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Initial Public Offerings (IPO)



Economic growth requires capital investment. Banks are the primary source of capital for firms. However, with the modernization of the Indian economy and capital constraints faced by the banks, the significance of the alternate source of raising capital through debt and equity has gained predominance. Funds raising through public issues remains a principal route for financing business growth, without which the development of the Company is hindered. The majority of the companies that have gone public have shown remarkable growth in performance & profitability. This module focuses on equity capital raised through Initial Public Offerings (IPOs). 


Primary Market:

The primary market is involved in the issue of fresh securities such as stocks and bonds for sale to the public. The primary market serves as a medium for corporations to borrow money from investors with surplus cash.   


When a company decides to go public, it decides to go for an Initial Public Offering or IPO through the primary market route. A company may need to raise capital for various uses including: expansion of business, foraying into newer markets, to meet their working capital needs, paying off debts, investing in a project, etc.


Issues through the primary market can be allotted either privately or publicly. 


The Companies Act, 2013 defines private placement as a term wherein issue of security results in allotment to less than two hundred people. Likewise, an issue becomes public if the securities are allotted to more than two hundred people.


For Example: Company A Limited requires funds. It issues shares in the primary market. When the company issues shares for the first time, it is called Initial Public Offering (IPO). A further issue of shares is known as Follow-on Public Offer (FPO). Both IPO & FPO issuances fall under the ambit of Primary Markets.



Secondary Market:

Secondary Market refers to the market where securities are traded after being initially offered to the public in the primary market and/or listed on the Stock Exchange.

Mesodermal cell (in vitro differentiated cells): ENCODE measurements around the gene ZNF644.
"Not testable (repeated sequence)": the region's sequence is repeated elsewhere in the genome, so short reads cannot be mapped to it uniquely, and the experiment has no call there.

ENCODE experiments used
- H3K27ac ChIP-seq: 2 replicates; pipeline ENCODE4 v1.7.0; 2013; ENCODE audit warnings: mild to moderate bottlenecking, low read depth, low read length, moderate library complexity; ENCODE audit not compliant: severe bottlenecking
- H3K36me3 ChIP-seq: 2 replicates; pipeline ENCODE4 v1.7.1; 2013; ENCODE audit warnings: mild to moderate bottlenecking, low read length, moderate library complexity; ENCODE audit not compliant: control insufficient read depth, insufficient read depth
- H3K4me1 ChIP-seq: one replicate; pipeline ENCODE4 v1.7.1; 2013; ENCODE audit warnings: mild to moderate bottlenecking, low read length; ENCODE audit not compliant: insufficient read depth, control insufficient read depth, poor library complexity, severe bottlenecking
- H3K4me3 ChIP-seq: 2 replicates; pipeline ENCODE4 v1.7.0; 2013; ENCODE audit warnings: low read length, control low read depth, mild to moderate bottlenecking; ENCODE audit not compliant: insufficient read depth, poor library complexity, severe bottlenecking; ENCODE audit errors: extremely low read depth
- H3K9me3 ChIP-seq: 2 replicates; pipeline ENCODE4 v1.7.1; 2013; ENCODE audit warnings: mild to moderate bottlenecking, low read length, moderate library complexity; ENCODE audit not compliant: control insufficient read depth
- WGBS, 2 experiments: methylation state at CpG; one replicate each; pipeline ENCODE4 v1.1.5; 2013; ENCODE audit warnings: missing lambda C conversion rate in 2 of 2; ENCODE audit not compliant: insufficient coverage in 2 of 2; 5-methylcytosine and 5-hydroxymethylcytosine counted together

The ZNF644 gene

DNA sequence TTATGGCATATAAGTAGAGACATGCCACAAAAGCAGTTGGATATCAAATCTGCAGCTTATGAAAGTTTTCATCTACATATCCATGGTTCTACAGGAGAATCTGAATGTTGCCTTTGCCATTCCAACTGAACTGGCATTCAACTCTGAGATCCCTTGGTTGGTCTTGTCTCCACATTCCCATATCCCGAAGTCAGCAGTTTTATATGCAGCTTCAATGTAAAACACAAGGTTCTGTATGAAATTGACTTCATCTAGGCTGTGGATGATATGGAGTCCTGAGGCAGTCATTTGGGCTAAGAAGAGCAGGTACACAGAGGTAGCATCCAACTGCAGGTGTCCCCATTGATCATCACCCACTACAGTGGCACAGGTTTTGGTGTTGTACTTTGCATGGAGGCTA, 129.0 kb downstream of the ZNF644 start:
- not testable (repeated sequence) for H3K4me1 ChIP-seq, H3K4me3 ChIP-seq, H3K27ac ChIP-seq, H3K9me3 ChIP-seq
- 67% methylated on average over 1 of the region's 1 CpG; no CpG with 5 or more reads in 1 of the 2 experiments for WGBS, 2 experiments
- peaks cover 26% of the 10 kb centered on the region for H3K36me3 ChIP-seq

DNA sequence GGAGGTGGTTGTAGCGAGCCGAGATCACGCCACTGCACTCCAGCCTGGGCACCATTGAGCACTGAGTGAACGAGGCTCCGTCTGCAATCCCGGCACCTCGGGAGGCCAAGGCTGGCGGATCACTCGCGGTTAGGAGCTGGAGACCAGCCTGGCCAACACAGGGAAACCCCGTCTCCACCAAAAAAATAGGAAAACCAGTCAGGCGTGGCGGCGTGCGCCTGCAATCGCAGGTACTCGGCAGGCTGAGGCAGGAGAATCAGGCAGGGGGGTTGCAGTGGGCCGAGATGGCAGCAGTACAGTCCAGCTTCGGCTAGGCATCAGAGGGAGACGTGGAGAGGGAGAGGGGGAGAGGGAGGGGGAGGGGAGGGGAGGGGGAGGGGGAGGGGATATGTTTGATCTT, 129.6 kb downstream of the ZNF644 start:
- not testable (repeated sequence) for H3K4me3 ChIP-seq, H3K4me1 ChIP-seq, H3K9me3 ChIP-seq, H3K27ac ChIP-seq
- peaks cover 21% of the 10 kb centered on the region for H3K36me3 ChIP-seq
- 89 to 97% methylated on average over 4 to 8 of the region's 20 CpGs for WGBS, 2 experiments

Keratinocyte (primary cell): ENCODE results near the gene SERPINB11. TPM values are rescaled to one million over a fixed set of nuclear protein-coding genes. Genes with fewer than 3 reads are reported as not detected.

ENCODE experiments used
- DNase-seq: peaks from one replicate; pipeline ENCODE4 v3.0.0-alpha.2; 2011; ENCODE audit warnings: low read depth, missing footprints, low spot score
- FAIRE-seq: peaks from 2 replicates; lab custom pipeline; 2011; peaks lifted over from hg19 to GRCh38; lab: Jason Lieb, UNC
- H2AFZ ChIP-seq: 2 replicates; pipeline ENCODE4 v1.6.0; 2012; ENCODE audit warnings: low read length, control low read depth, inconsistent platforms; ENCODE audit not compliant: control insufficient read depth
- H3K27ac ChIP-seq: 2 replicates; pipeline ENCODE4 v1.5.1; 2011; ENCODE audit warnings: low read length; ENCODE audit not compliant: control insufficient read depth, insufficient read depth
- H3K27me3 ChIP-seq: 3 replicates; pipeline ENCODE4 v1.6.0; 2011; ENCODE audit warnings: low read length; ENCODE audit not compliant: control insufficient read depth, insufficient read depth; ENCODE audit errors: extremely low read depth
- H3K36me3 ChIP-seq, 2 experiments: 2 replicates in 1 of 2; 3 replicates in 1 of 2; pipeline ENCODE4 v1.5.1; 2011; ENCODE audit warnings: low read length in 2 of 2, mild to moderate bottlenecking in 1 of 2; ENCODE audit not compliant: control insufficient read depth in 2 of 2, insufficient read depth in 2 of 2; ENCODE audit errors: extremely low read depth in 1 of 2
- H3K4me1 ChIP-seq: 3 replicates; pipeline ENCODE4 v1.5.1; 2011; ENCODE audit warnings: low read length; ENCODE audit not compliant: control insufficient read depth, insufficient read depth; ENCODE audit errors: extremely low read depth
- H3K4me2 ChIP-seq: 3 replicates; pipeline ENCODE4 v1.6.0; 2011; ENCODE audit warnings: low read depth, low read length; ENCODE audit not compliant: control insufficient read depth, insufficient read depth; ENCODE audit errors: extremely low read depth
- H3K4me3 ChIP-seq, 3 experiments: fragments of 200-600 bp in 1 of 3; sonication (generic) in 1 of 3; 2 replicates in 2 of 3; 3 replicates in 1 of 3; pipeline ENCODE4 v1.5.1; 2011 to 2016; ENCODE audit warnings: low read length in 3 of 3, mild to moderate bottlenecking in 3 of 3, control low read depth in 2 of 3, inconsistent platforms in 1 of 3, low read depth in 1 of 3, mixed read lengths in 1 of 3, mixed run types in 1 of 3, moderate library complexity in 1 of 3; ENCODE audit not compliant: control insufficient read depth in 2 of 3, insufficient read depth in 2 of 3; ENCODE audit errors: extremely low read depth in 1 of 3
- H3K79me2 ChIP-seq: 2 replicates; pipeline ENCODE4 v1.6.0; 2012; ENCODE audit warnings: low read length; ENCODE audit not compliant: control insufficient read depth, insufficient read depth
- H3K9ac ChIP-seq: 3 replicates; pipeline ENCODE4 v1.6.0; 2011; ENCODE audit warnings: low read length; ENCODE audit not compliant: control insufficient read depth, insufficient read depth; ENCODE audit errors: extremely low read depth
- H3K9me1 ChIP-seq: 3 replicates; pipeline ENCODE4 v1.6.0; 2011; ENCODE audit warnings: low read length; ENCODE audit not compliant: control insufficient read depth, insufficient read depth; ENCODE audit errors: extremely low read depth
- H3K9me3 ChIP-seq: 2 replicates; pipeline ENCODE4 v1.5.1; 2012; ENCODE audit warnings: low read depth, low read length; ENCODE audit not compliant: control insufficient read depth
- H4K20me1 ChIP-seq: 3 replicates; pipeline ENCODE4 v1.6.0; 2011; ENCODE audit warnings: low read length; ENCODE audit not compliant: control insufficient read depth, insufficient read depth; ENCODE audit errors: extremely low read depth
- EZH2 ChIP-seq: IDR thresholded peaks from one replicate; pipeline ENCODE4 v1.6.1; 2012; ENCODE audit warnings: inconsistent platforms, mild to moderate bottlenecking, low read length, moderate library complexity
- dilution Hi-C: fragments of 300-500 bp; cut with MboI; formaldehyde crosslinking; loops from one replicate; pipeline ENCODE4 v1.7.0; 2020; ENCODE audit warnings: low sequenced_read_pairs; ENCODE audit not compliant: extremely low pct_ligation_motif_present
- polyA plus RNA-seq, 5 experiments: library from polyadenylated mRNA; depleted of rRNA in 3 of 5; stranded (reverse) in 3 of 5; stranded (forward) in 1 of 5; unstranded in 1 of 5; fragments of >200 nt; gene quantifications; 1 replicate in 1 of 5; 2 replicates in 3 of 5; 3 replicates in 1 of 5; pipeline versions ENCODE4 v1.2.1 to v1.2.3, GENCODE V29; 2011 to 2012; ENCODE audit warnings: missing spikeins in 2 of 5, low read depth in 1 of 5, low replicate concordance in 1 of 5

The Secondary Market is further classified as follows:

  • Spot market or Cash Market: The delivery and payment of securities are done on a cash & carry basis i.e., immediately. Nonetheless, the actual settlement cycle followed is T+2.
  • Futures Market or Derivatives Market: Securities are bought and sold for some predetermined future date.


What is an IPO?

When a company wants to raise the capital, it can do so by selling its shares to the public. Initial Public Offering (IPO) is the process by which companies can go public by issuing new shares for the first time or existing shareholders sell part of their shareholding for the first time to the public. 


The Company offering its shares is called the Issuer.


Once an IPO is offered to the public, it is subsequently subscribed by the investors. The company will receive money from the investors in exchange for shares issued. The company can use these funds to finance project expansion, pay off debts, working capital needs, acquisitions, etc. Investors, in return, expect a share of the company's future profits through dividends and capital growth through stock price appreciation.


Post the issue of shares, the shares of the company subsequently get listed on the stock exchange (secondary market) and are freely traded.


Though we have understood- what is an IPO? But No wonder why do even companies go public? Let us understand that in the next unit. 

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